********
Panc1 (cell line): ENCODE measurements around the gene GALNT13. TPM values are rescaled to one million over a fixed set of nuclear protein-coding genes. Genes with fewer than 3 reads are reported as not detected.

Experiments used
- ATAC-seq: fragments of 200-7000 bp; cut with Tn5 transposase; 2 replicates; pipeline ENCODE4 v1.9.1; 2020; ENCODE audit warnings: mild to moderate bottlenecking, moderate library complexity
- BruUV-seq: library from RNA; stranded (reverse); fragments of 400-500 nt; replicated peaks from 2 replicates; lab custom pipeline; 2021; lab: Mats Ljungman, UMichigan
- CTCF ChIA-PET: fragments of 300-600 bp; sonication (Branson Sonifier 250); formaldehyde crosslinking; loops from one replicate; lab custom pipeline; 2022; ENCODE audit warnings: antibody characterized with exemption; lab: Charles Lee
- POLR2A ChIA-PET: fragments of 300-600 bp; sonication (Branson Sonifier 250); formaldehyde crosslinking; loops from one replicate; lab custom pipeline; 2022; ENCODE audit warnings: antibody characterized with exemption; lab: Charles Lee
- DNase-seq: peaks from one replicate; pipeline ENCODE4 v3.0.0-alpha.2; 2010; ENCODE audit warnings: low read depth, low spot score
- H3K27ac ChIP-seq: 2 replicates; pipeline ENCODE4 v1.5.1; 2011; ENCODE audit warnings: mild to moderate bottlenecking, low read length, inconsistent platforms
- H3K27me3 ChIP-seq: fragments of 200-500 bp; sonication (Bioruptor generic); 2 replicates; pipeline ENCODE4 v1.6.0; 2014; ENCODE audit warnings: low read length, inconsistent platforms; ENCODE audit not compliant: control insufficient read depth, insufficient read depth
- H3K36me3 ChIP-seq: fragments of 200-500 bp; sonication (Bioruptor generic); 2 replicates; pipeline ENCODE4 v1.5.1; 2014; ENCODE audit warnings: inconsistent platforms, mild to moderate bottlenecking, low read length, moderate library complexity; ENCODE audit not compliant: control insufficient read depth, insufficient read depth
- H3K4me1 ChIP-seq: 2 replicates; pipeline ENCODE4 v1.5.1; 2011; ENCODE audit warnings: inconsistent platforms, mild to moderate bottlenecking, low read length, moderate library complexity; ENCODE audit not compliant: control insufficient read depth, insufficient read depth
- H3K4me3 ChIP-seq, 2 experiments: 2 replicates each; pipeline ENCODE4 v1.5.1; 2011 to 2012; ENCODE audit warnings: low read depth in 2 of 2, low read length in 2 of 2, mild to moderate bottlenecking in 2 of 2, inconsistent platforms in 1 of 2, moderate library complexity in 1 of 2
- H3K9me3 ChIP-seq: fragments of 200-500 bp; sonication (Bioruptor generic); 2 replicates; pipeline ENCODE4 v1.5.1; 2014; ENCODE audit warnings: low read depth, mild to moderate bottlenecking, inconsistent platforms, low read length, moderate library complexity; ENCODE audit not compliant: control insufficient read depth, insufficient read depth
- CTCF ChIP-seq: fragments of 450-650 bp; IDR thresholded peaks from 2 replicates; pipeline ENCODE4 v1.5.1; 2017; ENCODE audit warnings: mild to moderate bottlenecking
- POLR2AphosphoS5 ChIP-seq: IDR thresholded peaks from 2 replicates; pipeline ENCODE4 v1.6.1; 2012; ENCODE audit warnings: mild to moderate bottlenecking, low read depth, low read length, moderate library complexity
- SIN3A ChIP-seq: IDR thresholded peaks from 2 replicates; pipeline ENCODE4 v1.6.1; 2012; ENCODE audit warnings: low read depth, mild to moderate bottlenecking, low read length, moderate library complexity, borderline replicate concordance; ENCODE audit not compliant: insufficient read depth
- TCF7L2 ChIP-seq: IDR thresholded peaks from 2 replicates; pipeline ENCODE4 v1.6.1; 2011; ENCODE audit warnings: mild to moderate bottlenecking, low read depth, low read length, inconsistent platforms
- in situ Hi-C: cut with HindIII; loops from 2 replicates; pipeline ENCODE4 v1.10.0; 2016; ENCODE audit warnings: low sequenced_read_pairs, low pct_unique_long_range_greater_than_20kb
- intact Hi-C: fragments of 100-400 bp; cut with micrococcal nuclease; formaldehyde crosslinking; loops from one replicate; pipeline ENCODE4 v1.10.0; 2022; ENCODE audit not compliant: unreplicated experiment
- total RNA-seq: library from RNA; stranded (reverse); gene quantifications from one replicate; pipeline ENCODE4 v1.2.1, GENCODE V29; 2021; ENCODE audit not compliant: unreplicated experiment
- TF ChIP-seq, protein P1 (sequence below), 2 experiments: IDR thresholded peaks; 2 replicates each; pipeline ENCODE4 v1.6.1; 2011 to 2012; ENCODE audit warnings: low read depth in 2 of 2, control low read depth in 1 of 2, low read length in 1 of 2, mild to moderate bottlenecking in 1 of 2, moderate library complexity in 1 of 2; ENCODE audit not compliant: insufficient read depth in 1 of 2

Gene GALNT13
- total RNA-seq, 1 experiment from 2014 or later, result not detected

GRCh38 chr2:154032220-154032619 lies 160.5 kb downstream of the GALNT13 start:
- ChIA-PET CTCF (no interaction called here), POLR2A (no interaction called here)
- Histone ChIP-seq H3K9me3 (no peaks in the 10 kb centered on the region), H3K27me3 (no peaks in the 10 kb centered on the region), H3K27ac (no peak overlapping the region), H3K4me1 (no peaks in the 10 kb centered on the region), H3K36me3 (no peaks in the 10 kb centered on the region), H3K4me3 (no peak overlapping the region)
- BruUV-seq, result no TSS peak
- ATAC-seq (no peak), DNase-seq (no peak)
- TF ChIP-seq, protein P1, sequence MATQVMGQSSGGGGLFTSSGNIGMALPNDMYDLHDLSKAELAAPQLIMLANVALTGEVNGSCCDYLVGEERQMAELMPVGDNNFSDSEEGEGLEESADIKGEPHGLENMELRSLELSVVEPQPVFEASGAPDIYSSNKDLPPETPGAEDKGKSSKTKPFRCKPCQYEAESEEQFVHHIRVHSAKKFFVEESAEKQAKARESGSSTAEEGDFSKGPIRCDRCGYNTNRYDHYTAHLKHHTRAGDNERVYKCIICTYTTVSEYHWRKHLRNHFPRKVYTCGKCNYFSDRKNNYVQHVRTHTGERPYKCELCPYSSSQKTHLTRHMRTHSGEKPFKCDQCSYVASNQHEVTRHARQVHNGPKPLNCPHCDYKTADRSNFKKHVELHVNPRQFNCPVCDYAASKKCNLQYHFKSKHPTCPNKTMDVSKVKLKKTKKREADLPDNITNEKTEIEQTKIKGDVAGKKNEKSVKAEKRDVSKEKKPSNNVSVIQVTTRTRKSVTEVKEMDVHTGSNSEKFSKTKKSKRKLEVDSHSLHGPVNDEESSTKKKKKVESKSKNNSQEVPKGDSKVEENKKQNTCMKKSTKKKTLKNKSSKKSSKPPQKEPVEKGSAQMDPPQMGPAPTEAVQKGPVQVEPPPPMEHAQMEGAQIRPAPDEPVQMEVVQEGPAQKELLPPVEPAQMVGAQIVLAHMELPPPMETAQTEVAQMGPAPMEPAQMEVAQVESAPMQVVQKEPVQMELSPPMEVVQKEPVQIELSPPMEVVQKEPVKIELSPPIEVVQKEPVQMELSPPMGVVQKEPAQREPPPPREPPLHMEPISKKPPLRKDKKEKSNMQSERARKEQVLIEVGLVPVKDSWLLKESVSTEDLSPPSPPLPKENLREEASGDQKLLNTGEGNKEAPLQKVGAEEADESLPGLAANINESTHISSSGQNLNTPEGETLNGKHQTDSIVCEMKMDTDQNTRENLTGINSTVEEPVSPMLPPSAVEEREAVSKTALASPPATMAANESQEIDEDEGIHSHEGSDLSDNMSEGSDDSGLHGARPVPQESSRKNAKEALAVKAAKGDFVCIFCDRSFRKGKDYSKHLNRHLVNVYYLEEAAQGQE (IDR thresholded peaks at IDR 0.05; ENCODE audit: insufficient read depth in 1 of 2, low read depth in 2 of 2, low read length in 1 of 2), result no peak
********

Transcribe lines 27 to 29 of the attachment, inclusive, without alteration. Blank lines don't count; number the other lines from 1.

- BruUV-seq, result no TSS peak
- ATAC-seq (no peak), DNase-seq (no peak)
- TF ChIP-seq, protein P1, sequence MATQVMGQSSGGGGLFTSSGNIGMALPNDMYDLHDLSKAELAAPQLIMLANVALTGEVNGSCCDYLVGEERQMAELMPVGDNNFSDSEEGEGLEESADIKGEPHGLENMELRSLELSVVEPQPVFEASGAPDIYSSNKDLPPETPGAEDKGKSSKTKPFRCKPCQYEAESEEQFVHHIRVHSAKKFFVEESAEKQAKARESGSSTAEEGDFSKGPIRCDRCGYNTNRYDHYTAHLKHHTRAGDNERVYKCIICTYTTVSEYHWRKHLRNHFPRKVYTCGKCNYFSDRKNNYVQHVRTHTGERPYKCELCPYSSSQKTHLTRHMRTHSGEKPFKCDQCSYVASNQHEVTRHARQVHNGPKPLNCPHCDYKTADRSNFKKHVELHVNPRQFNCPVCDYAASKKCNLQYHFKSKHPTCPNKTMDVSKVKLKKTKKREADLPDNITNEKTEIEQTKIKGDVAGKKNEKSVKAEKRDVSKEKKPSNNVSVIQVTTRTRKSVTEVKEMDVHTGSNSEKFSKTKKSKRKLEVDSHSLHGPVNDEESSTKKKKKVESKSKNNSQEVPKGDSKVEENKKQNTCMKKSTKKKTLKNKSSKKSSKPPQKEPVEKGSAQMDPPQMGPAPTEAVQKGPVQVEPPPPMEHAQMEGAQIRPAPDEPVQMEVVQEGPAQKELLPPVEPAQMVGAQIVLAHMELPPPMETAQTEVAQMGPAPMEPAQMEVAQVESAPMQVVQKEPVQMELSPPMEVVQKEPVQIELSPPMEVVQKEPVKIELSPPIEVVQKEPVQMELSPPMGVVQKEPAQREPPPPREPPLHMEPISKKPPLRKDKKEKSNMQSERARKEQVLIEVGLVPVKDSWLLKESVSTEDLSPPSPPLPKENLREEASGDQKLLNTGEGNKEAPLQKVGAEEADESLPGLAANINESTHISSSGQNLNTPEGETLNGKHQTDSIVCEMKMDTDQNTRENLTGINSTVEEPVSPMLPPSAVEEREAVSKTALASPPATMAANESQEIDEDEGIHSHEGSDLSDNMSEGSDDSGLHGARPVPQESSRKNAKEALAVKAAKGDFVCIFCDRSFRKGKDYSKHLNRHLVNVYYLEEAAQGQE (IDR thresholded peaks at IDR 0.05; ENCODE audit: insufficient read depth in 1 of 2, low read depth in 2 of 2, low read length in 1 of 2), result no peak